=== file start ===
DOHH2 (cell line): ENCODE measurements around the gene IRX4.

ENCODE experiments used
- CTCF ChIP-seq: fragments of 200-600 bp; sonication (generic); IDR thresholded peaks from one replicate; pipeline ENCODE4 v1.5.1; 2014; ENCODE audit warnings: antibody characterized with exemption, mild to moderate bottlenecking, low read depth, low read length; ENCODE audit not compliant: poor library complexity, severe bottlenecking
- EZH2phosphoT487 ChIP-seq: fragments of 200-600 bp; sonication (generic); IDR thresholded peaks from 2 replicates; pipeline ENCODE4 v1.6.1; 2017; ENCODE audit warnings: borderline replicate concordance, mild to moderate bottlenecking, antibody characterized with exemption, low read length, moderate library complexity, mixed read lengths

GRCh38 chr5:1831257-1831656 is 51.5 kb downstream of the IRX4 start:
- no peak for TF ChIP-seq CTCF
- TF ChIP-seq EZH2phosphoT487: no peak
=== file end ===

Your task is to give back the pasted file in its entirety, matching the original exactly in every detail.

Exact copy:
DOHH2 (cell line): ENCODE measurements around the gene IRX4.

ENCODE experiments used
- CTCF ChIP-seq: fragments of 200-600 bp; sonication (generic); IDR thresholded peaks from one replicate; pipeline ENCODE4 v1.5.1; 2014; ENCODE audit warnings: antibody characterized with exemption, mild to moderate bottlenecking, low read depth, low read length; ENCODE audit not compliant: poor library complexity, severe bottlenecking
- EZH2phosphoT487 ChIP-seq: fragments of 200-600 bp; sonication (generic); IDR thresholded peaks from 2 replicates; pipeline ENCODE4 v1.6.1; 2017; ENCODE audit warnings: borderline replicate concordance, mild to moderate bottlenecking, antibody characterized with exemption, low read length, moderate library complexity, mixed read lengths

GRCh38 chr5:1831257-1831656 is 51.5 kb downstream of the IRX4 start:
- no peak for TF ChIP-seq CTCF
- TF ChIP-seq EZH2phosphoT487: no peak